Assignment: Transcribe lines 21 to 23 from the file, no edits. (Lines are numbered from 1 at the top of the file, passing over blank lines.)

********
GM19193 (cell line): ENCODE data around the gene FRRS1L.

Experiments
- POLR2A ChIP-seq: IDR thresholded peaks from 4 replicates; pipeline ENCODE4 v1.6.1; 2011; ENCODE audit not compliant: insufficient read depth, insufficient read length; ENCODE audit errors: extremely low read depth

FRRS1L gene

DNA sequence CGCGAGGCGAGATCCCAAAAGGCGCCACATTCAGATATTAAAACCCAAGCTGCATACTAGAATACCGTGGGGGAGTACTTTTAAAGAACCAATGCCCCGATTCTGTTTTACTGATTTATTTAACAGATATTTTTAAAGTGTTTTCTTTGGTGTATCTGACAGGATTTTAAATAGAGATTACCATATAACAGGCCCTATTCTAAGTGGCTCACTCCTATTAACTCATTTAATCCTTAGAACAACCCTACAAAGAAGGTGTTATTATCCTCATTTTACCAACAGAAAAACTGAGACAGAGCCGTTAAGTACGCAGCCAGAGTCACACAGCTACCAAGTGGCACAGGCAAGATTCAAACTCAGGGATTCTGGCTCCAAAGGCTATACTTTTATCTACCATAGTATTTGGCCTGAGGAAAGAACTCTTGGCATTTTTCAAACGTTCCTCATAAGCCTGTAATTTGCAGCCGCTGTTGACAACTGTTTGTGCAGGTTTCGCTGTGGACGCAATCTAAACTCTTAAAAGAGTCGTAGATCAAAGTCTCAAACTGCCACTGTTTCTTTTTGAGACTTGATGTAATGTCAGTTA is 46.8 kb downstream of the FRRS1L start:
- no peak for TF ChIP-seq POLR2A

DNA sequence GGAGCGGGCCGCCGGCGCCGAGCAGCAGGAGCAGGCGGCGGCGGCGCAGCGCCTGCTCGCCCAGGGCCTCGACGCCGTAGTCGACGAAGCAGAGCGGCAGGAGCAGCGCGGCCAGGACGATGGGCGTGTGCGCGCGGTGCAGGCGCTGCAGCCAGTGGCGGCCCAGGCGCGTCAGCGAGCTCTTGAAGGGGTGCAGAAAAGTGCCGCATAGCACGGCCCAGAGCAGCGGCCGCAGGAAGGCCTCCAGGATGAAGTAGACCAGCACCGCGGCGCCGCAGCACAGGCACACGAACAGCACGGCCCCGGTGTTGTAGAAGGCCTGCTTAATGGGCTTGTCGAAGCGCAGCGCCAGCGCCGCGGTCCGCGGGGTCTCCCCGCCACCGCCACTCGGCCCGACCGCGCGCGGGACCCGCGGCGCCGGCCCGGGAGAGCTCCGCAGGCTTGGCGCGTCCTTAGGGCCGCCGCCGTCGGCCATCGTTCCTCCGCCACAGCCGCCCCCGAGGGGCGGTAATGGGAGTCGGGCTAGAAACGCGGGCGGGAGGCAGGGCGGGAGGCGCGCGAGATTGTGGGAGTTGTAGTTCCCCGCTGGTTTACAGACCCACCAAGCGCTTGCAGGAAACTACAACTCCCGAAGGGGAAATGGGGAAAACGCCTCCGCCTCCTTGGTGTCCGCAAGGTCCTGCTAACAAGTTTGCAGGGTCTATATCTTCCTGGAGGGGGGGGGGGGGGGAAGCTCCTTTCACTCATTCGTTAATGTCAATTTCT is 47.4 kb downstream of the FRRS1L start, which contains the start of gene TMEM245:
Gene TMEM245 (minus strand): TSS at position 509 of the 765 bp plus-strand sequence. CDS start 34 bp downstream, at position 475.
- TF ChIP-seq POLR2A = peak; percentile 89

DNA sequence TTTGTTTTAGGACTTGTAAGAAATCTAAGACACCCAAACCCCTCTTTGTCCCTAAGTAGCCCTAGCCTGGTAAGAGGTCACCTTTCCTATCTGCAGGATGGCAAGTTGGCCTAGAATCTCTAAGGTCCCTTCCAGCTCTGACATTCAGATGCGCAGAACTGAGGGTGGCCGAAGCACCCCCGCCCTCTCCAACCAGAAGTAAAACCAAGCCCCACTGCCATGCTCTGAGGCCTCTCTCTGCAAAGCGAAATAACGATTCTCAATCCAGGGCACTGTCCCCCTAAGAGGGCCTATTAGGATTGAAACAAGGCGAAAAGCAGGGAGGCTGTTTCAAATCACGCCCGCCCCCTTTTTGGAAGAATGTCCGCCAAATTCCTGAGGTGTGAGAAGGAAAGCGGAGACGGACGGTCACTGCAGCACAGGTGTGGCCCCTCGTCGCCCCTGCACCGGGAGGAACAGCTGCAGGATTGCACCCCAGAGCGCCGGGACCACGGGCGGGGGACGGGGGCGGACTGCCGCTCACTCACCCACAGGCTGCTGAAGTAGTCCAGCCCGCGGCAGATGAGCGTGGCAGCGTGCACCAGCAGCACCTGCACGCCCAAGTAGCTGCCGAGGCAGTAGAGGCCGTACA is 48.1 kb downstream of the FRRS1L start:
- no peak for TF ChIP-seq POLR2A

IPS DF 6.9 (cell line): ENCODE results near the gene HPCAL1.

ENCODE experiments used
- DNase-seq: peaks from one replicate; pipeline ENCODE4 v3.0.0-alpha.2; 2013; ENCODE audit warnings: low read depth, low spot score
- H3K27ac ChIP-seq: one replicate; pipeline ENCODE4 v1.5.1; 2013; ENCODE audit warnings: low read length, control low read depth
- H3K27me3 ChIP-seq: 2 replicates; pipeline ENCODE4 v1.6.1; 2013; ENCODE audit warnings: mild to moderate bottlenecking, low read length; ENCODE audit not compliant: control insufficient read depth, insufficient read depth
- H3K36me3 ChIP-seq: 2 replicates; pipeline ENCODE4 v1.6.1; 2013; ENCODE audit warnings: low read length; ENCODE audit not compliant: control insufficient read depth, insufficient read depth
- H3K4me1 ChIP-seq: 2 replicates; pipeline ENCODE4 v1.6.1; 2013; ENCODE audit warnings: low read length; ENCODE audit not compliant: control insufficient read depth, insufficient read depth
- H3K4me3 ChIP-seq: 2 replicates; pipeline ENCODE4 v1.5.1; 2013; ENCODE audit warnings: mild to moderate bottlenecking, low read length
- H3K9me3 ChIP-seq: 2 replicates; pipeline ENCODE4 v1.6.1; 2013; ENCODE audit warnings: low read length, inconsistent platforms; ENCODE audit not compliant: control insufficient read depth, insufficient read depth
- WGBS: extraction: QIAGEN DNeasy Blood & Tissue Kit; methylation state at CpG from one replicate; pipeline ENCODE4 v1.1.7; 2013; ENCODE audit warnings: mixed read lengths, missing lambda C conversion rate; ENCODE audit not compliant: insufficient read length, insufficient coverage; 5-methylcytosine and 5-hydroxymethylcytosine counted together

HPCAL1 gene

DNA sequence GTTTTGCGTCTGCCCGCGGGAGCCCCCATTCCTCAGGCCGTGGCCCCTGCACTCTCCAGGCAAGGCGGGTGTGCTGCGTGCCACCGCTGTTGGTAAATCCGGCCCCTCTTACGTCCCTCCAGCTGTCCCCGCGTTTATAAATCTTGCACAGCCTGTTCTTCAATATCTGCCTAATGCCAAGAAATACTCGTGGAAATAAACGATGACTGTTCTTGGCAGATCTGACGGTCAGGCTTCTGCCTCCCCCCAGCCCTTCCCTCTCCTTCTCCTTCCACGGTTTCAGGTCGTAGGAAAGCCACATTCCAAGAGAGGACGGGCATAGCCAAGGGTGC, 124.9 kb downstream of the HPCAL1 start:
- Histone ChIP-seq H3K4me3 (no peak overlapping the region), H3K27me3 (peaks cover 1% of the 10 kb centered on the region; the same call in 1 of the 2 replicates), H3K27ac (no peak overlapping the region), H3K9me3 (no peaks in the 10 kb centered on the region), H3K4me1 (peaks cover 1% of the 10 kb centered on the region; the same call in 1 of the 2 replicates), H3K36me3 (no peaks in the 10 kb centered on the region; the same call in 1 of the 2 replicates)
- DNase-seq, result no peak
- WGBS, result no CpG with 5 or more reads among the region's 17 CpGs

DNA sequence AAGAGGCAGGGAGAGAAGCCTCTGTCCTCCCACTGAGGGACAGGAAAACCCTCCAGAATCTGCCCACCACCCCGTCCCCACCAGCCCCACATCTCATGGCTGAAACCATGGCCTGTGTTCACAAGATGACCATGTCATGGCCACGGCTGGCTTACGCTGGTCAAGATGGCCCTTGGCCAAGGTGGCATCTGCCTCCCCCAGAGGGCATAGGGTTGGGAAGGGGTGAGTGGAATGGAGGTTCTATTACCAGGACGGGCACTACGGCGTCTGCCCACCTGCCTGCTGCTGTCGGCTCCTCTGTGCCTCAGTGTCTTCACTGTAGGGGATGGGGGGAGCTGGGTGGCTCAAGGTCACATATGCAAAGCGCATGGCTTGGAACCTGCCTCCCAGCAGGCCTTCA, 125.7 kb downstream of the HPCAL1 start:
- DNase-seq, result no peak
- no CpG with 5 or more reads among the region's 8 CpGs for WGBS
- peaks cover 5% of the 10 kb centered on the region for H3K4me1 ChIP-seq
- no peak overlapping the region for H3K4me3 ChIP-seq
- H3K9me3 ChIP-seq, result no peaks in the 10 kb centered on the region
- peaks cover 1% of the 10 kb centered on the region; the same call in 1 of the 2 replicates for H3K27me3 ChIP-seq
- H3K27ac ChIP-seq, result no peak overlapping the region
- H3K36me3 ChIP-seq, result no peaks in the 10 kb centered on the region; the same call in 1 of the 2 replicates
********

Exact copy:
- WGBS: extraction: QIAGEN DNeasy Blood & Tissue Kit; methylation state at CpG from one replicate; pipeline ENCODE4 v1.1.7; 2013; ENCODE audit warnings: mixed read lengths, missing lambda C conversion rate; ENCODE audit not compliant: insufficient read length, insufficient coverage; 5-methylcytosine and 5-hydroxymethylcytosine counted together

HPCAL1 gene

DNA sequence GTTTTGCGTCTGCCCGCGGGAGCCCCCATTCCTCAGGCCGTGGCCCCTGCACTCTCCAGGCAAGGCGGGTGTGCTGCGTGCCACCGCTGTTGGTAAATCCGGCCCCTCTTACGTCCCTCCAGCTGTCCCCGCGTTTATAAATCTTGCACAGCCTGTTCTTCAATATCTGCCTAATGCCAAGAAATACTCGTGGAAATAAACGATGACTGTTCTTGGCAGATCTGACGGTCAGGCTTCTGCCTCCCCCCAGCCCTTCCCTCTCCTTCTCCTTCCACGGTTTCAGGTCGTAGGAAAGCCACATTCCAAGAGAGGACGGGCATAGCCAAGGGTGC, 124.9 kb downstream of the HPCAL1 start: